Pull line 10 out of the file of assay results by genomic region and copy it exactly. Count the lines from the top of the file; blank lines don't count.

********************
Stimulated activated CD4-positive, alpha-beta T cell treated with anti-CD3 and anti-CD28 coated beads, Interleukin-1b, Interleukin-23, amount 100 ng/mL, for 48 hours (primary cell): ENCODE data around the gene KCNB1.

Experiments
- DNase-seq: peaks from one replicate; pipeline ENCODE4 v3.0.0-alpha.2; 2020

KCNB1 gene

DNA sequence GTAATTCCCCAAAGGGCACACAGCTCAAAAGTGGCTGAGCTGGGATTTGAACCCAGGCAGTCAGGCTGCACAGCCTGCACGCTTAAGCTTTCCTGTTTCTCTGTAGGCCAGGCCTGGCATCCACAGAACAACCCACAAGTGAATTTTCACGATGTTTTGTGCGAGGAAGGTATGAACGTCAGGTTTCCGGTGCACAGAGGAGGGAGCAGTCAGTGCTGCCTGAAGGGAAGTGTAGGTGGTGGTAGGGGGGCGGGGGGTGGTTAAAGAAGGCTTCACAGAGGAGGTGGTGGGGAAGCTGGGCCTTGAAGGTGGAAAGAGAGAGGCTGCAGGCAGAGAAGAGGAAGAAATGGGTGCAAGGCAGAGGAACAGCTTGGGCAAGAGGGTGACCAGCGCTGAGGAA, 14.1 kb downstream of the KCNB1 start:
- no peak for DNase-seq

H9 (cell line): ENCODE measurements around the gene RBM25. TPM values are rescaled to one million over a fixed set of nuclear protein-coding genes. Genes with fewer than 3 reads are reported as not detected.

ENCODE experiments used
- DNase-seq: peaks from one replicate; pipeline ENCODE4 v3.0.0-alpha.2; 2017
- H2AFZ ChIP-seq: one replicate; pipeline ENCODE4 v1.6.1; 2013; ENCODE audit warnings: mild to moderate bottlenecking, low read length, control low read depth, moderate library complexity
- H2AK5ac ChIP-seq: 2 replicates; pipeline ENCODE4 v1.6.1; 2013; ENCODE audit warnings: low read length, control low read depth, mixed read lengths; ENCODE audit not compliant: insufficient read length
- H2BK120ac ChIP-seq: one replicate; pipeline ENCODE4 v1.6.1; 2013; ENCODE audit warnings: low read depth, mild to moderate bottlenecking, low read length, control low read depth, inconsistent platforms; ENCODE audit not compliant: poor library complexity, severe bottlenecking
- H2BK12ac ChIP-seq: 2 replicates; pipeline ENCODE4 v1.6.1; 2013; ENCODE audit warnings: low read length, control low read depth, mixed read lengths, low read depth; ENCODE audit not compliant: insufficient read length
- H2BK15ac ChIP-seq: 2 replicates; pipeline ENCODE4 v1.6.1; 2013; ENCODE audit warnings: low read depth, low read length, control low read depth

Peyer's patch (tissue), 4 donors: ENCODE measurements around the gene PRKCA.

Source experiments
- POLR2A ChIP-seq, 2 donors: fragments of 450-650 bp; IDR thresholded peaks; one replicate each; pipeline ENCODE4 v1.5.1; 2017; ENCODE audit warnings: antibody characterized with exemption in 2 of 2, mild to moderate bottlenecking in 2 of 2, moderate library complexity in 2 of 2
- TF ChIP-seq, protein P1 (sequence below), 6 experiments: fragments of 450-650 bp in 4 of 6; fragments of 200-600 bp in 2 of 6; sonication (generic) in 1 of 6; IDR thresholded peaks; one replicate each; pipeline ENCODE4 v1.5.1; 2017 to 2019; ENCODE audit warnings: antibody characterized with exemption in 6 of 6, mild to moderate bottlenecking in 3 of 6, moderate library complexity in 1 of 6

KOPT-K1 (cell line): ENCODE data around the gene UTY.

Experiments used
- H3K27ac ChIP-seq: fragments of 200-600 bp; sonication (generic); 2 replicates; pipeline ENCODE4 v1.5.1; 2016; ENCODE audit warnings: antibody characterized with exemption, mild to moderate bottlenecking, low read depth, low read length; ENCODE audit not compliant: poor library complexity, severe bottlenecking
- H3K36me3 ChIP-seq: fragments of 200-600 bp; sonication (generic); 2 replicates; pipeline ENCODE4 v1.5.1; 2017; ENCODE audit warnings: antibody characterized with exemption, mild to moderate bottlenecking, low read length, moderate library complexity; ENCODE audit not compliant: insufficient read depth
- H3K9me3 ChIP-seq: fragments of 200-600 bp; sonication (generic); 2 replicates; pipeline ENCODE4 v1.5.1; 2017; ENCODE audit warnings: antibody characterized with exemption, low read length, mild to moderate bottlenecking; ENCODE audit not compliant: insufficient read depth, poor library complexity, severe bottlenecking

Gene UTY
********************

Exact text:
- H2AFZ ChIP-seq: one replicate; pipeline ENCODE4 v1.6.1; 2013; ENCODE audit warnings: mild to moderate bottlenecking, low read length, control low read depth, moderate library complexity